Each season we always take a look back at the free agent pickups by the Pittsburgh Pirates. The Buccos signed four free agents before the 2012 season. Clint Barmes, Rod Barajas, Erik Bedard, and Nate McLouth.
Bob Nuttin put some cash together to land Clint Barmes to sure up the defense at the shortstop position. The metrics say he is one of the best at doing just that. After an atrocious first half, his hitting has improved a great deal.
Rod Barajas is touted by the organization as being loved by his pitching staff. The opposing pitching staff loved him too. He was awful at the plate.
After such an impressive debut, Erik Bedard became mainly lousy.
And finally, Nate McLouth was cut because he was so bad, but now he’s heading to the post season with the Baltimore Orioles.
This year Texas, Oakland, and Boston were the winners in free agency. Texas and Boston stroked some serious checks, but Oakland won with the likes of Jonny Gomes, Coco Crisp, and the PED loving Bartolo Colon.
The Reds, Rays, Brewers, and Diamondbacks also did alright in the free agency game. Eight teams did worse than the Pirates including playoff bound teams like the Atlanta Braves who signed just one free agent while the Washington Nationals missed on their free agent pickups too.
Everyone always says well that it’s easy to second guess what the Bucs did. Yeh it is, but here is exactly what I would have done, we wanted Carlos Pena. If we wouldn’t have been able to land him, we didn’t want anyone. The post is attached below.
The Pirates have an option on Barajas for next season. Barmes is coming back in 2013. It sucks to see the organization swing and miss on talent in the free agent market each, and every season.
The risk shown to sign Bedard was never rewarded, but we didn’t mind the move.
McLouth, that’s a different story. He obviously tried to prove to everyone that he could find his stroke again. He worked very hard to do that, and he made it happen. McLouth found it, the fact he did it for Buck Showalter and the Orioles is what sucks.
When a business owner invests over $10 million dollars an expected return is usually in an 8-1 or 10-1 rate of return. Free agency hasn’t given Bob Nutting much the past few years. Barajas was $4 million, Bedard was $4.5 million, and McLouth was $1.75 millon. Poof!
Looking back on some free agent deals–Javier Lopez was nasty, it sucks he was moved for little return. Octavio Dotel being signed for $3.5 million and moved to L.A. looks like a steal. It looked much better before the All-Star break, but still a good deal. But maybe signing right hander Kevin Correia for $8 million is the best deal.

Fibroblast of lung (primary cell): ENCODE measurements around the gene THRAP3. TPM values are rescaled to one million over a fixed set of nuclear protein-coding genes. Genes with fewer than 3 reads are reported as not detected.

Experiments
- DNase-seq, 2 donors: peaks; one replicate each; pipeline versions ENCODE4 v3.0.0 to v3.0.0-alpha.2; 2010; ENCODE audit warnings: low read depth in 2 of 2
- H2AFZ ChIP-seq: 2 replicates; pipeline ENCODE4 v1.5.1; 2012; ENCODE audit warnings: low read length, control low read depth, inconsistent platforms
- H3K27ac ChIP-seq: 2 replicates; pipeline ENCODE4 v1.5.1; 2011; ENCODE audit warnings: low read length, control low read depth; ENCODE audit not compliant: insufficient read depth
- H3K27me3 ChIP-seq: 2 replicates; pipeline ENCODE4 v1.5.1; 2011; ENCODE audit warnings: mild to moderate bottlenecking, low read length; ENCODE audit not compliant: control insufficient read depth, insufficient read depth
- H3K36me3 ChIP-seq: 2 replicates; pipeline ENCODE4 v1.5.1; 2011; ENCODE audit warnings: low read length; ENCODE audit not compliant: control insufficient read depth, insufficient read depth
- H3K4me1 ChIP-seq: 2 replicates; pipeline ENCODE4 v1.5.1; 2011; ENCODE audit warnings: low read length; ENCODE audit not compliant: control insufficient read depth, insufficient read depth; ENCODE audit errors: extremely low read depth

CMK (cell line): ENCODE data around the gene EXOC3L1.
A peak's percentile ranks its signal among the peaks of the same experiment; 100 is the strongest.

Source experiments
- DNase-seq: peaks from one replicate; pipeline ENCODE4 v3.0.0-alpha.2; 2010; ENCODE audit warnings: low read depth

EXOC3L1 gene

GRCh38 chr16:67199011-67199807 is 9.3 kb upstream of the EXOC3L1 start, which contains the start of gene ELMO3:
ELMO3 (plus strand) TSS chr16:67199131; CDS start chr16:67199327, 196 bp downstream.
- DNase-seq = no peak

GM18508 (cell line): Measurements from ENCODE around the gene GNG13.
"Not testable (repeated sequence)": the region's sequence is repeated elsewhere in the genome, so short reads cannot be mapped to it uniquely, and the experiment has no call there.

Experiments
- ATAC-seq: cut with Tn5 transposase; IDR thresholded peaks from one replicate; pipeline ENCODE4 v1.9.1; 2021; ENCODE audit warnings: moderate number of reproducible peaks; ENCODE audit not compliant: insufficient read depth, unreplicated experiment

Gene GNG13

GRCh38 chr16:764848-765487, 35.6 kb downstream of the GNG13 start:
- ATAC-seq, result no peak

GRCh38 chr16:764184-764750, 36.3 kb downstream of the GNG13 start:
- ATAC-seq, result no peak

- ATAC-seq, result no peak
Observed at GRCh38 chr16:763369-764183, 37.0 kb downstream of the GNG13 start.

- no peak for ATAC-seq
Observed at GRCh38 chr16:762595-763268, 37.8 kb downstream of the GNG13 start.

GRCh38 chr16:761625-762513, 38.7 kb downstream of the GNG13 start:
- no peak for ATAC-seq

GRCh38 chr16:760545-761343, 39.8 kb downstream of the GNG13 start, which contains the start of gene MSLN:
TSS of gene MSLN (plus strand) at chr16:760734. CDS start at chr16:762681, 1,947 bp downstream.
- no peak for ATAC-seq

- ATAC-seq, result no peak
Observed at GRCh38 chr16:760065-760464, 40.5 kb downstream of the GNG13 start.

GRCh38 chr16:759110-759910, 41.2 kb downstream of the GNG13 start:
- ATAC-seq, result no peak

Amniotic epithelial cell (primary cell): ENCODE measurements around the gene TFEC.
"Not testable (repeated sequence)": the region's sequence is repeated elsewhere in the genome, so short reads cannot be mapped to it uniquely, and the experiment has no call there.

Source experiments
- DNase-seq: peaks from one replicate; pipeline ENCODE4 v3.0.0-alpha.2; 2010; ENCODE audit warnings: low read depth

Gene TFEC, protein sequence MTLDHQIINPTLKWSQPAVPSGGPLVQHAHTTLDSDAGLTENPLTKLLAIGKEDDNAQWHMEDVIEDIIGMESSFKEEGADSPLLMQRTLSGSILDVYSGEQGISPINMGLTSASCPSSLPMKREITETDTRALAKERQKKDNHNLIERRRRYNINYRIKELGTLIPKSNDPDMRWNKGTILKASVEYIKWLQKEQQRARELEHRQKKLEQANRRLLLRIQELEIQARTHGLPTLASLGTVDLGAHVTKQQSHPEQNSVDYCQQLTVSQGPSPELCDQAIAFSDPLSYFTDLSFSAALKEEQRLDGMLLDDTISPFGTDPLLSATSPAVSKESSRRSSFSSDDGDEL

The point has been made however, after the likes of Lyle Overbay, Matt Diaz, etc…that building through free agency is not productive. It’s no way to build a team unless your name is Billy Beane.
An upcoming article will take a look at Russell Martin and the stellar cast of free agent catchers available for next year. So after watching this year’s crop of free agents fail once again, maybe what we wrote back in November (attached at bottom of the post) would have been a suitable cause of action after all.
Or maybe the Pirates can just not piss away a million and a half bucks on the likes of a Nate McLouth ‘bounce back’ candidate and take that cash and direct it toward the scouting and development regions of the organization.
Hire away young, hot shot scouts from Oakland, Boston, Milwaukee, and Cincy. Steal some of the best, most promising scouts the game has to offer. Swipe some of the games best development gurus. Load up with talent off the field–the guys that determined that Coco Crisp and Bartolo Colon were going to have strong seasons. Put offers out to the best talent in the game, and cherry pick who the organization wants.
It always amazed me how few scouts are employed by teams. It’s nearly impossible to cover all of the talent. It’s nearly impossible to get multiple looks at interesting players, after all there is only so much time in the day.
We think adding more eyes and ears–with proven success in finding the best possible talent–is a good idea.